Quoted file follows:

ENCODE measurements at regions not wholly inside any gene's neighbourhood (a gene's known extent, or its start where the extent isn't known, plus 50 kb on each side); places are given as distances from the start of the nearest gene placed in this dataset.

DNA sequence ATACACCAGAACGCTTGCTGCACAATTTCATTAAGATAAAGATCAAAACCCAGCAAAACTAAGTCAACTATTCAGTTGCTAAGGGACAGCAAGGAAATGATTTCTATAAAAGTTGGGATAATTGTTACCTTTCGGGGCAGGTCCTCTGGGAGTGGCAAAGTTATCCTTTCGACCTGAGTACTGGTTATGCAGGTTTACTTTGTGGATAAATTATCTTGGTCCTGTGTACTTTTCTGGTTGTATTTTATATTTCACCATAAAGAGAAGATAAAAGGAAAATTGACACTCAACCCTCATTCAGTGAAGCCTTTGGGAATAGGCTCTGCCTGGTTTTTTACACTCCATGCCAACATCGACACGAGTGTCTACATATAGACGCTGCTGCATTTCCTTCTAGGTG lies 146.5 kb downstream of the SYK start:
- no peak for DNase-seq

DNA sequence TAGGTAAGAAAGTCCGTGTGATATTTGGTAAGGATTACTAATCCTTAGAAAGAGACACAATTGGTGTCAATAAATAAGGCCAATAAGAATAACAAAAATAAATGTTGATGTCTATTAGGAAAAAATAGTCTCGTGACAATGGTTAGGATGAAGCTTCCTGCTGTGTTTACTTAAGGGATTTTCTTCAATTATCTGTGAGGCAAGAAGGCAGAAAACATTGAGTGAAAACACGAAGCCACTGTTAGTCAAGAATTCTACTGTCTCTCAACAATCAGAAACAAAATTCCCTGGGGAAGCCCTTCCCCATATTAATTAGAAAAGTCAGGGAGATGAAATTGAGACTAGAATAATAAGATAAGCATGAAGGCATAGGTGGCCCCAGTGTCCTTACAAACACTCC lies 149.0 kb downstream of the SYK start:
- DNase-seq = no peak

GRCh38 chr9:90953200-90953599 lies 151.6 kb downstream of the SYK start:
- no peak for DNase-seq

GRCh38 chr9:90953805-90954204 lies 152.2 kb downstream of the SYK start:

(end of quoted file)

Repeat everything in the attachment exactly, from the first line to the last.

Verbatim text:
ENCODE measurements at regions not wholly inside any gene's neighbourhood (a gene's known extent, or its start where the extent isn't known, plus 50 kb on each side); places are given as distances from the start of the nearest gene placed in this dataset.

DNA sequence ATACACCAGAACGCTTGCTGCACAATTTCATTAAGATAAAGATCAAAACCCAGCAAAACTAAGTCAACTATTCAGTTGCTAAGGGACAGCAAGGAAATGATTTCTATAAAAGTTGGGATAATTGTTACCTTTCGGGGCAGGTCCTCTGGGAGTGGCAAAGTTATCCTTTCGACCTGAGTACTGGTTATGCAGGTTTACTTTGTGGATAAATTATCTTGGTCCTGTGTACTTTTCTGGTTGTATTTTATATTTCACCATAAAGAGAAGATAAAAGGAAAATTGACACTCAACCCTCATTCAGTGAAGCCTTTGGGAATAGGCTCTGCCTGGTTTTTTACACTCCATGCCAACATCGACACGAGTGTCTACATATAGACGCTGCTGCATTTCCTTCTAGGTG lies 146.5 kb downstream of the SYK start:
- no peak for DNase-seq

DNA sequence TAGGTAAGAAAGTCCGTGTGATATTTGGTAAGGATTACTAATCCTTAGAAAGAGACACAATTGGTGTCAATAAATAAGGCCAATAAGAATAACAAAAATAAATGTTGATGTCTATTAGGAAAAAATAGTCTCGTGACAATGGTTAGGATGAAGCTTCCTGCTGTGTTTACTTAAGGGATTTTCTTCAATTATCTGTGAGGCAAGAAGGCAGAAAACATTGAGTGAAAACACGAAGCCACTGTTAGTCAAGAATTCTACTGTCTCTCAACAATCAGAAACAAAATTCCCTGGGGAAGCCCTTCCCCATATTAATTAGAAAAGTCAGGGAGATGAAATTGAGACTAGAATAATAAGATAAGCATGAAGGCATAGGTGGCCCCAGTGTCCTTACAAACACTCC lies 149.0 kb downstream of the SYK start:
- DNase-seq = no peak

GRCh38 chr9:90953200-90953599 lies 151.6 kb downstream of the SYK start:
- no peak for DNase-seq

GRCh38 chr9:90953805-90954204 lies 152.2 kb downstream of the SYK start: